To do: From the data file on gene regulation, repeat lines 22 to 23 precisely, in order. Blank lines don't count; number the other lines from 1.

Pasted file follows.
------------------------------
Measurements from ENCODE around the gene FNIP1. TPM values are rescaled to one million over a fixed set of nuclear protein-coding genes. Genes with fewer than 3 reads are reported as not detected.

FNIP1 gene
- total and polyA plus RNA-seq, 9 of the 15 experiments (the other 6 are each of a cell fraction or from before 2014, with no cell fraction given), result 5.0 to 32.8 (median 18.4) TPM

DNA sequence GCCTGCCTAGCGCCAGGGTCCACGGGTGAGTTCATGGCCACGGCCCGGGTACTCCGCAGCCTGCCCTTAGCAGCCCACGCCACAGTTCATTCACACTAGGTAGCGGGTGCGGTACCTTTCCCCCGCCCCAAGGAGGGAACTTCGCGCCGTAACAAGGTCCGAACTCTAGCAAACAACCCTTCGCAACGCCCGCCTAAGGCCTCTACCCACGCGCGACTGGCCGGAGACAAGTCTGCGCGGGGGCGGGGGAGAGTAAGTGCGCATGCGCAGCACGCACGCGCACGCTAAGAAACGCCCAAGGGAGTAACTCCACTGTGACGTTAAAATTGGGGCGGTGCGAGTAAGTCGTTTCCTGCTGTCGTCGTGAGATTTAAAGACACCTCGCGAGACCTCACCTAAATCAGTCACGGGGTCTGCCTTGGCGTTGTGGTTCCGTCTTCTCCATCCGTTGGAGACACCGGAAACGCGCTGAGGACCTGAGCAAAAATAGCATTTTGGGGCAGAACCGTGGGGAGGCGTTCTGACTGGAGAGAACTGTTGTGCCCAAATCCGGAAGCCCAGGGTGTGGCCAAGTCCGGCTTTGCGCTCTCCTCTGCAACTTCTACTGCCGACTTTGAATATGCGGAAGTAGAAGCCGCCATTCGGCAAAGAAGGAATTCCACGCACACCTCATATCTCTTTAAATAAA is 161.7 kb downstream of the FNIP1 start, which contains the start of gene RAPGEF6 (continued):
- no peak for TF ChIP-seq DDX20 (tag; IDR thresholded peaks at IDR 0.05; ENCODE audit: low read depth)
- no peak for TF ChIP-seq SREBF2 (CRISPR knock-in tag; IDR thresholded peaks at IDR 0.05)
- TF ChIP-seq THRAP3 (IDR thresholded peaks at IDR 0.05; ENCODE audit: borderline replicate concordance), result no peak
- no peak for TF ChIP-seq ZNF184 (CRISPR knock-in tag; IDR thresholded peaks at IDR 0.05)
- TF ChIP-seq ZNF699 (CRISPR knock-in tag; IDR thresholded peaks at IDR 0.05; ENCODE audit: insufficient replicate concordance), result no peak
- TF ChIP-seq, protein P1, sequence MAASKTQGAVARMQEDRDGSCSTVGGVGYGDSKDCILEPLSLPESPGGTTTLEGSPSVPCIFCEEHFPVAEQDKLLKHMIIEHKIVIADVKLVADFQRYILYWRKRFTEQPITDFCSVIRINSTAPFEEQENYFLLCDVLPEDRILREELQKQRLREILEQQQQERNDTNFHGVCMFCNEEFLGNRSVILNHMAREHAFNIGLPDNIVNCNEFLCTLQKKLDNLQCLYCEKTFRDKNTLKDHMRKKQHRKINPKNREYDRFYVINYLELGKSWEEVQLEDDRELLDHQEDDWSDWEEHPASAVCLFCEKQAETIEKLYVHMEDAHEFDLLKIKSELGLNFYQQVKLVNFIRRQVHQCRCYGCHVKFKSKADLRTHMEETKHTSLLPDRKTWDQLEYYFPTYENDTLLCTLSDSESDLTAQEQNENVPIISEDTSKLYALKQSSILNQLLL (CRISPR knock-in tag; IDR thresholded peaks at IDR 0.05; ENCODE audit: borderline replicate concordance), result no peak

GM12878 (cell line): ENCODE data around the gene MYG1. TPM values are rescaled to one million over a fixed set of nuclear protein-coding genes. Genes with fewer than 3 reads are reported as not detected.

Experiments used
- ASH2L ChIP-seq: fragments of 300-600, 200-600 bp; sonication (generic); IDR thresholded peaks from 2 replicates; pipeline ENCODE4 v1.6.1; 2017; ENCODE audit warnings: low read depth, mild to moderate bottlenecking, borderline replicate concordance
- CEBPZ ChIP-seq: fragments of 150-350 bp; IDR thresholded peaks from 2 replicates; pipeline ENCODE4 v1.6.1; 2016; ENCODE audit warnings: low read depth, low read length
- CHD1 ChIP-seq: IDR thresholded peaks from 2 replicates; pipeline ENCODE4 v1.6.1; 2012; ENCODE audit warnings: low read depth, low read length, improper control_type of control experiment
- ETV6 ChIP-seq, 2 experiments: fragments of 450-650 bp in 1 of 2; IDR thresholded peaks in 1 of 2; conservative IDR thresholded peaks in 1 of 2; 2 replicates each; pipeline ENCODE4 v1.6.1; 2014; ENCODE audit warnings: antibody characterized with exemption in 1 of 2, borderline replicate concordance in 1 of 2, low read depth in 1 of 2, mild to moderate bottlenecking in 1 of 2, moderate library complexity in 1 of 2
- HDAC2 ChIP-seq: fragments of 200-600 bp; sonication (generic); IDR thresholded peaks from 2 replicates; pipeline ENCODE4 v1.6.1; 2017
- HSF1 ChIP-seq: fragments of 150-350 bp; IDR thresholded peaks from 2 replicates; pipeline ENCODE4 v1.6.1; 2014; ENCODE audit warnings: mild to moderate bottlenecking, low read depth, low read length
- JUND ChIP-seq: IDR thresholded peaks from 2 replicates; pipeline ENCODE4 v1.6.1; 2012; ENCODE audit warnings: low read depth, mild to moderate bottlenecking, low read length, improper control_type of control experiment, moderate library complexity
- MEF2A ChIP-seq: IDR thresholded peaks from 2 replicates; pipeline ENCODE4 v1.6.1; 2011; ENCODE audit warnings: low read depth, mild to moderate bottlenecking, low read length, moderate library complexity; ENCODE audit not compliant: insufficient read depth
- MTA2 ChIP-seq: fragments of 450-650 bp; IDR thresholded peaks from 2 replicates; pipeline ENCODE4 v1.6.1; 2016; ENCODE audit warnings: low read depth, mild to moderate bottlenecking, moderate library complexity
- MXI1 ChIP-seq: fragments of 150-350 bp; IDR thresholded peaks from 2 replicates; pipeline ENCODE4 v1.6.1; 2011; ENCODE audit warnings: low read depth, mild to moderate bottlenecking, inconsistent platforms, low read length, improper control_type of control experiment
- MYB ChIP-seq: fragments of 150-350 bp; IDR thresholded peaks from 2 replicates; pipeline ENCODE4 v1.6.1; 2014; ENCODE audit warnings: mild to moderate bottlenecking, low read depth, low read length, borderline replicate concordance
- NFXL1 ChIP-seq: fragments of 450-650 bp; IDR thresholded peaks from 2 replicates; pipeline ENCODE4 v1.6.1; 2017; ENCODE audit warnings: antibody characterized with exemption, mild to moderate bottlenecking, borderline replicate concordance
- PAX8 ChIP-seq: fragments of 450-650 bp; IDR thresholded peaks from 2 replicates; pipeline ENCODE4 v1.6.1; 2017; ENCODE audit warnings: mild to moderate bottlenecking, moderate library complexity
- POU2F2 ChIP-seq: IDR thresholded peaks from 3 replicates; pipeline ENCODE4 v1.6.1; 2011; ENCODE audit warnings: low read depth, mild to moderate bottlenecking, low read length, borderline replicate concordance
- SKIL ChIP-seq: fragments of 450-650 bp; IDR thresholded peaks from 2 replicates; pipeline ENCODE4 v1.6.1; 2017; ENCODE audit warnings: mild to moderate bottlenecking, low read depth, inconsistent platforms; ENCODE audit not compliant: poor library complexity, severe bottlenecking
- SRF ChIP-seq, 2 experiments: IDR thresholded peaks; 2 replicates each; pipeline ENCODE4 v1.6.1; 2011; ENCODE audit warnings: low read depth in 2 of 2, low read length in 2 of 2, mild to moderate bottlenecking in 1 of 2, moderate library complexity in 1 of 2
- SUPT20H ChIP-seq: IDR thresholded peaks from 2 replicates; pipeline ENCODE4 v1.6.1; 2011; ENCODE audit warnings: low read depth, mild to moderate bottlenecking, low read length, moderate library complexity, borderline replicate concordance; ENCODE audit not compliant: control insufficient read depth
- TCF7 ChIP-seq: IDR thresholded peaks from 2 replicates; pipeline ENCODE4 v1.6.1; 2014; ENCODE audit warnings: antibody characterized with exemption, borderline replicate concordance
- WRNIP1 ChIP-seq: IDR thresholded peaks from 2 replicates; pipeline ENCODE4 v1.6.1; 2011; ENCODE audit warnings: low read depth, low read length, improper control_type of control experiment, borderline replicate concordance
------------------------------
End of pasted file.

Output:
- MXI1 ChIP-seq: fragments of 150-350 bp; IDR thresholded peaks from 2 replicates; pipeline ENCODE4 v1.6.1; 2011; ENCODE audit warnings: low read depth, mild to moderate bottlenecking, inconsistent platforms, low read length, improper control_type of control experiment
- MYB ChIP-seq: fragments of 150-350 bp; IDR thresholded peaks from 2 replicates; pipeline ENCODE4 v1.6.1; 2014; ENCODE audit warnings: mild to moderate bottlenecking, low read depth, low read length, borderline replicate concordance